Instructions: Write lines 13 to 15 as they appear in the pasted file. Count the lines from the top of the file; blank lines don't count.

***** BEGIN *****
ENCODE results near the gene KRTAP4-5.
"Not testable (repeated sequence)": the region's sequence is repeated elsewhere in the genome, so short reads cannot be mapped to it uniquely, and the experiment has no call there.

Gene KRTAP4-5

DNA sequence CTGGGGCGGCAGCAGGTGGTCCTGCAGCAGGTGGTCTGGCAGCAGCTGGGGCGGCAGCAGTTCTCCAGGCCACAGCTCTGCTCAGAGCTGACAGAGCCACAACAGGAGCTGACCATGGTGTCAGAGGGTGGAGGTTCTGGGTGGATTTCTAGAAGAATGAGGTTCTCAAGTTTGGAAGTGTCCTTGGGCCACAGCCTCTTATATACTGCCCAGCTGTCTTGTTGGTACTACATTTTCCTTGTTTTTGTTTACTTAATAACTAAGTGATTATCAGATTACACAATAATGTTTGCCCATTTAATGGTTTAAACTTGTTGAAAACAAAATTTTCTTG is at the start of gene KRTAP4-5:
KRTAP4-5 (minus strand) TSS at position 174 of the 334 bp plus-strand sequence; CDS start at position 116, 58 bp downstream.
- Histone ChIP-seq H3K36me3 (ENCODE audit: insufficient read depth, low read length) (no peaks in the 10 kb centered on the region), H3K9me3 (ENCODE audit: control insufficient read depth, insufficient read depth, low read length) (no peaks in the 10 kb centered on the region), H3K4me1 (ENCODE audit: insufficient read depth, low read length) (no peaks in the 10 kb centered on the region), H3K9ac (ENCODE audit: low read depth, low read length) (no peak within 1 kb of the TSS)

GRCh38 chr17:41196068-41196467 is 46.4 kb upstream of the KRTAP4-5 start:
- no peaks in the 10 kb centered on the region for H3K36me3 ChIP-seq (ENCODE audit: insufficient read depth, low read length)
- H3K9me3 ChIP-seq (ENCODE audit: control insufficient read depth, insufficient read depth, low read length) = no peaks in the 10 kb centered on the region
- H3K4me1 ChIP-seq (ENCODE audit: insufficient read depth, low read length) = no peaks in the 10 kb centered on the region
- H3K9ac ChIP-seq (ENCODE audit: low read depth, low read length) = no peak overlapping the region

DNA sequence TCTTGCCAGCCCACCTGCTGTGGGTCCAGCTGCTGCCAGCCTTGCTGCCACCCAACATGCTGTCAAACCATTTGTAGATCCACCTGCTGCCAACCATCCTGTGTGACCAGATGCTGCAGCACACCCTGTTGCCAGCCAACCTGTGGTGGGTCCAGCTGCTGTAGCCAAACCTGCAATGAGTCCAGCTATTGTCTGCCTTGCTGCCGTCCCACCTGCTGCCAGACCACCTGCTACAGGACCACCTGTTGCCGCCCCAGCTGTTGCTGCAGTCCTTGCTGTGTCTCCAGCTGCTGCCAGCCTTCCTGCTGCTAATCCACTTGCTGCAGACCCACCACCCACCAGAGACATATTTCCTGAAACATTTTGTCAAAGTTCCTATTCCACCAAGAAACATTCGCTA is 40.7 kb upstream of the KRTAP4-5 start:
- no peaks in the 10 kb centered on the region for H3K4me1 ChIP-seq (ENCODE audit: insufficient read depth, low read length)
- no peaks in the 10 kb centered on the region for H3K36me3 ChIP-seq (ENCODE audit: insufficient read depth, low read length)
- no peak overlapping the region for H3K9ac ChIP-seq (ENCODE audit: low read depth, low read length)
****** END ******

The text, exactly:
- no peaks in the 10 kb centered on the region for H3K4me1 ChIP-seq (ENCODE audit: insufficient read depth, low read length)
- no peaks in the 10 kb centered on the region for H3K36me3 ChIP-seq (ENCODE audit: insufficient read depth, low read length)
- no peak overlapping the region for H3K9ac ChIP-seq (ENCODE audit: low read depth, low read length)